A Syllabus for User Experience
When I agreed to teach a class on User experience Design at General Assembly, I had a very clear idea of what I would teach. And what I would not. I would not teach OMnigraffle or Photoshop. I was tired of classes that purported to teach design, and only taught tools. And I would not teach wireframes. I was not going to pretend the didn’t exist, but they would be explained as part of a toolkit for thinking and communicating design, not as a golden deliverable.
But more than the do nots, I was excited by the dos I could teach. Do do primary research. Do understand context. Do learn about game design and social design and network effects and business models. Do design an entire user experience. I was excited to teach a foundations class, ignoring the face that foundations is usually taught by multiple professors over a year 8 hours a day. Call me what you want, but underachiever isn’t going to stick.
So here is what I thought was worth teaching. And why, and links to slides if it has been taught and if have them ( I have had many many guest speakers).
I started with an introduction,
then Andrei spoke on key principles designers seem to have forgotten about, including Modality, direct manipulation, and feedback loops. He’ll be writing more on these toward the end of the year, but for now I recommend a visit to wikipedia to learn more.
Next the amazing Steve Portigal came in to talk about User Research. I really felt it was important to lead with research. First we understand, then we think, then we pick up pencil and draw… finally we make product.
Although I have mixed feelings about using personas in every day life, I have a lot of faith in their power to turn people into user-centered designers.
This is a day where I taught mental models, including Indi Young’s without slides! Yes! amazing! I used a whiteboard. I loved it. However I’ve got nothing to share. Um… buy her book!
Lost in the desert. Running out of bourbon. Send cabana boys.
Au contraire mon frere!
Has it really only been seven days?
Don’t you hate flashbacks?
I dust off my old social talk and bring it to the new generation
I’ll say, it’s more relevant than ever with the rise of so many new social sites.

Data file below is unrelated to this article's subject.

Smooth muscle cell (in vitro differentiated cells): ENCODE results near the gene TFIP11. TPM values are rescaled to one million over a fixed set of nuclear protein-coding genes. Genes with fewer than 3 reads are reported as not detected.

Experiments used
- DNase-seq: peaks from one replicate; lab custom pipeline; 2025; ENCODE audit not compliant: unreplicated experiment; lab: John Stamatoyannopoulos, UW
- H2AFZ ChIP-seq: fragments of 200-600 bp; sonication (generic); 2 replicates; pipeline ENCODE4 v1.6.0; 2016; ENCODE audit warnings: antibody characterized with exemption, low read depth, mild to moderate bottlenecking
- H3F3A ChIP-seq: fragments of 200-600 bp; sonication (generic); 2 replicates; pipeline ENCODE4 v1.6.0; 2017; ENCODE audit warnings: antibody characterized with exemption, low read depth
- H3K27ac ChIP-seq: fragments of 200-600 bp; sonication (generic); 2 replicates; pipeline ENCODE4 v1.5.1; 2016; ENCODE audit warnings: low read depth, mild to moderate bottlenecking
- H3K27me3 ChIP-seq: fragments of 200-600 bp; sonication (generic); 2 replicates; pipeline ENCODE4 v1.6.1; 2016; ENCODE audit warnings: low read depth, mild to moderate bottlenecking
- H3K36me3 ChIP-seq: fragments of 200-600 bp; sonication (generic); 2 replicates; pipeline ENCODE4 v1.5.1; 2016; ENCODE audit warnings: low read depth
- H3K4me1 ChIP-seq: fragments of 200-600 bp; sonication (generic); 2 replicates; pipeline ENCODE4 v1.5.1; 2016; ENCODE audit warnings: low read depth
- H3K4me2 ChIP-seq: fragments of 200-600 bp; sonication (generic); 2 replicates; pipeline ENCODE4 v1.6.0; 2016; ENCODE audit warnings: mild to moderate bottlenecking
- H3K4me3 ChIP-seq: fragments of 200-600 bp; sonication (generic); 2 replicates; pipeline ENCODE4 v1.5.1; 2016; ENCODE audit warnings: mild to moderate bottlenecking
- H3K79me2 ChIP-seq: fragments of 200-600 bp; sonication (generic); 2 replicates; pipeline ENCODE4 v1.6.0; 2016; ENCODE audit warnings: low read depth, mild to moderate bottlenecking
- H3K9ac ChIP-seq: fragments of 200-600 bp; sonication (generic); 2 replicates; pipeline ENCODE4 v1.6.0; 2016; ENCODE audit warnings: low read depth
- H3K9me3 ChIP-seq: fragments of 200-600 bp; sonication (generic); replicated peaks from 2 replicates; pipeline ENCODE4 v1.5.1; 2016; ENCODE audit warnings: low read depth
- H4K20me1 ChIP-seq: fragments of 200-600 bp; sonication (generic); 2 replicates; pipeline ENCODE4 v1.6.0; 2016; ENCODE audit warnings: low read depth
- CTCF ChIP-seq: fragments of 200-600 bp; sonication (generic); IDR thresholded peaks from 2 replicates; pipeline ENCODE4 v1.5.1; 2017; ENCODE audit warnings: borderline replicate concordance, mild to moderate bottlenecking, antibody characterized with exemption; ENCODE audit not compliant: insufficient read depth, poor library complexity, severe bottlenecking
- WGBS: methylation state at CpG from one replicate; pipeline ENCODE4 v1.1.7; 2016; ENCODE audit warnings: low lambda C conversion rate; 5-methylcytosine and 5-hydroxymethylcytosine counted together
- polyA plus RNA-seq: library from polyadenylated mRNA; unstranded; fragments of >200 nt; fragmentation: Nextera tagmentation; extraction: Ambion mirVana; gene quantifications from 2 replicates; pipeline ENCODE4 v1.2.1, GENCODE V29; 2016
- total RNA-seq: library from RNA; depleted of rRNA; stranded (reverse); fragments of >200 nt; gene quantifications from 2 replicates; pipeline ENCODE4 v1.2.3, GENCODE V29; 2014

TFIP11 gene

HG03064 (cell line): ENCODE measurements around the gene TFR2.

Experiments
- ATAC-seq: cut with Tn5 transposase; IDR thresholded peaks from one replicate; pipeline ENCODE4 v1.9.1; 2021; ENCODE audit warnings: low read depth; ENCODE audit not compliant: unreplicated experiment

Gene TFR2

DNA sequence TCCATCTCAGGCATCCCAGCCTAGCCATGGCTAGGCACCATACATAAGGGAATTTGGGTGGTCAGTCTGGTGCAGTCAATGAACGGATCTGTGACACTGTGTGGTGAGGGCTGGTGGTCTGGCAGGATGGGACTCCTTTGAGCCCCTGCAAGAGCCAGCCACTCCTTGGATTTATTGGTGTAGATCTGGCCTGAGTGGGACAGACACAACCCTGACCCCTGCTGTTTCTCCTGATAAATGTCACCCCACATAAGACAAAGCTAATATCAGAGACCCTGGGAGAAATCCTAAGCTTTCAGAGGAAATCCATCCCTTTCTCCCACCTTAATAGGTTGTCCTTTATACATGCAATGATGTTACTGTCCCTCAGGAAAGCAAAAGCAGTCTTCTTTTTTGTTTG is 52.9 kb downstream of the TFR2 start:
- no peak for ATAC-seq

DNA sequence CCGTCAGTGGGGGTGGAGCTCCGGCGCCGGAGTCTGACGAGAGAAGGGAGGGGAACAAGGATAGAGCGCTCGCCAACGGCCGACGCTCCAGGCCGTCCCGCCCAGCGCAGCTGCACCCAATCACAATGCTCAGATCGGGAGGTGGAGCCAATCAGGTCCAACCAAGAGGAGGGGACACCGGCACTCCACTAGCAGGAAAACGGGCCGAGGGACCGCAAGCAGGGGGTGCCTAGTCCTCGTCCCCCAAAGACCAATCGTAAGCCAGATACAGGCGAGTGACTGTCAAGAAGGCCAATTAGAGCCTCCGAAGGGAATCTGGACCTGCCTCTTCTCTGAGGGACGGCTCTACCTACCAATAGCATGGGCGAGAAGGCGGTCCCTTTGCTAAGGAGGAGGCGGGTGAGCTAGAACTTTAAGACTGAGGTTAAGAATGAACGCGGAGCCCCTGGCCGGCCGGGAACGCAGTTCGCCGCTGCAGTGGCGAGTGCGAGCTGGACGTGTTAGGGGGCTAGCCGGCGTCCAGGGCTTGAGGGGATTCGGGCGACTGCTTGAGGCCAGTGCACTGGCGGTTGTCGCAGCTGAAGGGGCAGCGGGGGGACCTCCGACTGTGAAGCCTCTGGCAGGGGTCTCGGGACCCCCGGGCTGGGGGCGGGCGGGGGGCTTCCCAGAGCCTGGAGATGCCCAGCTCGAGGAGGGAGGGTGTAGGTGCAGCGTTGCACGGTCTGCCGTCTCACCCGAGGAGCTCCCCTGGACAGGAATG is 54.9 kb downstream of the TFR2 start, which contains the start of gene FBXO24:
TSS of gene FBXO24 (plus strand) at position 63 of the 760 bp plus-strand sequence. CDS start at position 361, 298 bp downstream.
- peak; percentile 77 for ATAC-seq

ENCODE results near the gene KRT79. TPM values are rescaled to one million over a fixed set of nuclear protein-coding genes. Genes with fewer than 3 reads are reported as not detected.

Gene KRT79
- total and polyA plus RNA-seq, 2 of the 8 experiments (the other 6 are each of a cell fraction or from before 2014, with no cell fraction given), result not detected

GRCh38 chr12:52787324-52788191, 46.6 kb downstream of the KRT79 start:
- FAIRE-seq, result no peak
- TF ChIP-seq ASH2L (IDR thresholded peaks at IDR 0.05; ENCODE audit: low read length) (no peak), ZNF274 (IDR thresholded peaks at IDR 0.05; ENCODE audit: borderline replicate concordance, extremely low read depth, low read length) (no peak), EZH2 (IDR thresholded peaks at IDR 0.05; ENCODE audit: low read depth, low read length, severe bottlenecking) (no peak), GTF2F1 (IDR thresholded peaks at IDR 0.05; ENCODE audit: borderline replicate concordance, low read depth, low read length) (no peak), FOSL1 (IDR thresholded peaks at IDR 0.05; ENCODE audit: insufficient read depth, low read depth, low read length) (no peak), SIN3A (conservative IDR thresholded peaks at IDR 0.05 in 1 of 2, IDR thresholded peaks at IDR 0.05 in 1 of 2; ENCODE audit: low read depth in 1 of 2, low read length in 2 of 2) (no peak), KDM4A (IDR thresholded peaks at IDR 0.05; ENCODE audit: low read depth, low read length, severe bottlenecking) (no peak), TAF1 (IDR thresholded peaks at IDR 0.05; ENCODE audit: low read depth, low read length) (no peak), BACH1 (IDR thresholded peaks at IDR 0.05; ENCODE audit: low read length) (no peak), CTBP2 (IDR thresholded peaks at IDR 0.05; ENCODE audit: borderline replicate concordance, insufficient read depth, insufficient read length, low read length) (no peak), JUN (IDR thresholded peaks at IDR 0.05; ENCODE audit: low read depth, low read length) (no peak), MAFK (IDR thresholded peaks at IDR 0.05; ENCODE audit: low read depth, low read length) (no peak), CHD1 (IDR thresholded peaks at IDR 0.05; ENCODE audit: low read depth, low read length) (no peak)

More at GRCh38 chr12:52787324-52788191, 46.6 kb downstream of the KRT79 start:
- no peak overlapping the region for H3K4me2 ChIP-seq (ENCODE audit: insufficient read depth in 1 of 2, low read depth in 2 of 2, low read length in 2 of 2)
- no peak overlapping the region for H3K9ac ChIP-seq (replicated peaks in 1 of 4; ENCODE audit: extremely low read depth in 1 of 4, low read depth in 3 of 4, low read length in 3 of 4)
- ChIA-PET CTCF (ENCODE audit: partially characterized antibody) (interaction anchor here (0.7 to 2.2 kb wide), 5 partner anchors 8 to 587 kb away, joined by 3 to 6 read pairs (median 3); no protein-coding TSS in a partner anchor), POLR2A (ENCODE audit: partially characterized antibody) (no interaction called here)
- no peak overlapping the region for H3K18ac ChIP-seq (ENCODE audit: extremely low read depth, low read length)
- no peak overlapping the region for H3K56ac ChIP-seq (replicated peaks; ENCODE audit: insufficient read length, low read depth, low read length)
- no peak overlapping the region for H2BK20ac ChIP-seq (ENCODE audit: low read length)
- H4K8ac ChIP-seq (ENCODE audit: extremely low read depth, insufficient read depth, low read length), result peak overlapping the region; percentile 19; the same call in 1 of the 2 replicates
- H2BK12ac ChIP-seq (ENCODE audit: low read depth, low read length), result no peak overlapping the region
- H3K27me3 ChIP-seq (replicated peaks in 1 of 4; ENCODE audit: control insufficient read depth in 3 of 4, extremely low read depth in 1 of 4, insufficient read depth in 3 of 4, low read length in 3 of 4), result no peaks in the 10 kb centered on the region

And now for something completely different: Randy Farmer!
Klaus Kaasgaard explained the power of network effects, and how to design for them. No slides, sorry. But let’s take a moment and enjoy how many a’s he has in his name.
Christian Crumlish and Erin Malone on Design Pattern Libraries
No slides at the moment, but their whole social library is online, and this may help
Daniel Gatsby told us lots of secrets from Apple and Square and guess what.. no slides! Bwahahaha! You had to be there.
Seriously, it was awesome and maybe someday he’ll write his genius down!
Todd Zaki Warfel on Prototyping, and Dan Parnum tells the case study of Neighborland. Whew, that night was awesome. Amelie even made a prototype
And yes, NO SLIDES YET. Calm down, already.
Enjoy Todd’s slides on prototyping from Australia. They are quite similar, I assure you
Next up was Amy Jo Kim, talking about collaboration in game and experience design.
As well, she’s writing a lot about it on her blog.
Days blur together into a mess
As the holidays came, and guest speakers got slotted in when they could make it, it all became a bit of a blur. The large deck below got taught across at least two days.
I spoke on Visual and Interface design principles:
and in the middle of all this, gave a workshop… outside of the class… on UX. I include it here, because, why not?
and at last, we had the student presentations and portfolio review.
Overall it was an amazing and wonderful experience. One That I hope to repeat.